|JIMMY DON COLLMER,||
|DREW EDMONDSON and STEVE
After examining the briefs and appellate record, this panel has determined unanimously that oral argument would not materially assist the determination of this appeal. See Fed. R. App. P. 34(a)(2); 10th Cir. R. 34.1(G). The case is, therefore, ordered submitted without oral argument.
Jimmy Don Collmer, a state prisoner proceeding pro se, was convicted in Oklahoma state court of five drug-related counts for which he was sentenced to four thirty-year terms of imprisonment and one twenty-year term of imprisonment, all of which were to run consecutively. On July 17, 2000, Mr. Collmer filed a petition for a writ of habeas corpus in federal court pursuant to 28 U.S.C. § 2254. The federal district court denied the petition, and Mr. Collmer now seeks from this court a certificate of appealability. For the reasons stated below, we affirm.
Mr. Collmer argues that he should be granted a certificate of appealability on the basis that a "fundamental error" took place during his trial in the District Court of Washita County (Oklahoma). App. for COA at 2 (filed May 14, 2001). More specifically, Mr. Collmer asserts that the trial judge, Hon. David A. Barnett, violated his First Amendment and due process rights by reciting a prayer to the prospective jurors prior to voir dire, thereby depriving him of a fair trial. The substance of the prayer was as follows:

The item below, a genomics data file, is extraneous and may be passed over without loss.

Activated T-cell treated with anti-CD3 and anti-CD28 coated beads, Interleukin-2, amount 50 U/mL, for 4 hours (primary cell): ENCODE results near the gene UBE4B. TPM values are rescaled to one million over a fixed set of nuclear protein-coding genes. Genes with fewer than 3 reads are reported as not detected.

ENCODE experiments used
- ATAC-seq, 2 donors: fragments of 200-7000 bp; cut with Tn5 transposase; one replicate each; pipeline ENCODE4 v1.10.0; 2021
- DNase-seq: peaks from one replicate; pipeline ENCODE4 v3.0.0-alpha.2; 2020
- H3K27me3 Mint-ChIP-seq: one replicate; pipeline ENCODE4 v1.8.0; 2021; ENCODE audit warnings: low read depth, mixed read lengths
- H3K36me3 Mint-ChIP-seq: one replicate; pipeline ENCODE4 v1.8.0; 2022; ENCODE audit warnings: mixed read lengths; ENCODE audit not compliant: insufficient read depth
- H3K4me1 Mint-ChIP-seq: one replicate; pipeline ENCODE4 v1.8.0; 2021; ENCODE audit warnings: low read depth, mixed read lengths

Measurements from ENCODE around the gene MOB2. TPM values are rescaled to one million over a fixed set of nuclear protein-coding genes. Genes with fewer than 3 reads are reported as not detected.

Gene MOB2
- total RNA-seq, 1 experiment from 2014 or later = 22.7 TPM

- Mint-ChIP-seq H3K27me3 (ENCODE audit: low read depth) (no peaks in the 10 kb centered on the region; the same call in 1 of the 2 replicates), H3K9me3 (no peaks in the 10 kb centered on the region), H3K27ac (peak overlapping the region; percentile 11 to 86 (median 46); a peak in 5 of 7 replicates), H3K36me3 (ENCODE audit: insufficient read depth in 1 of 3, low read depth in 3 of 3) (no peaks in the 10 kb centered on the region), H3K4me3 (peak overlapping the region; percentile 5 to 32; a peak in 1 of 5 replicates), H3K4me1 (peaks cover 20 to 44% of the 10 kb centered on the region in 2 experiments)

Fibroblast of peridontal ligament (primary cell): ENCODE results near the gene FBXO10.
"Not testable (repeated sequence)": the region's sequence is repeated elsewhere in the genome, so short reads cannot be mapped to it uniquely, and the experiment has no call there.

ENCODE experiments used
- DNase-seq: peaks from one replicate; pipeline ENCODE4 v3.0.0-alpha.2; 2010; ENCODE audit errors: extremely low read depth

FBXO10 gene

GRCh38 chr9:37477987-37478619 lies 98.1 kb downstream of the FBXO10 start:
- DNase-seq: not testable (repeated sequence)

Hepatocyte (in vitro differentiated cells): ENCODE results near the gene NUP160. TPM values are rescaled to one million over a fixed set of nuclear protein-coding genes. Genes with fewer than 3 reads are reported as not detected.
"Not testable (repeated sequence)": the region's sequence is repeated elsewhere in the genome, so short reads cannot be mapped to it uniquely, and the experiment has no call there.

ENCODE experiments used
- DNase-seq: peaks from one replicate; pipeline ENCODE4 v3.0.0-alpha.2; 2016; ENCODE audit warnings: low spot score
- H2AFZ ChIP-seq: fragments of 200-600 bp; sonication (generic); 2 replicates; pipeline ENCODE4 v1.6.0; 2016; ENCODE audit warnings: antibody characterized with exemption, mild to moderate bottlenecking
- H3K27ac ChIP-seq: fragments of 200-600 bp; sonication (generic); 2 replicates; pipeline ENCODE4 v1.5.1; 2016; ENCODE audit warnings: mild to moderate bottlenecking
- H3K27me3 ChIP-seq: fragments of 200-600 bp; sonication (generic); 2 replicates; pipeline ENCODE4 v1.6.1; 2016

One of my longstanding practices is that[,] before I start selection of a jury, I exercise one of my basic constitutional freedoms and that's called free exercise of religion. I pray. I want you to know that that is not a State prayer. It is not proffered to influence you in any way as a juror. It is merely and solely . . . me exercising my constitutional rights. So before I do that I want to certainly afford to anyone who would not feel comfortable participating or being present as I pray an opportunity to excuse themselves. If you would like to do that, you certainly should.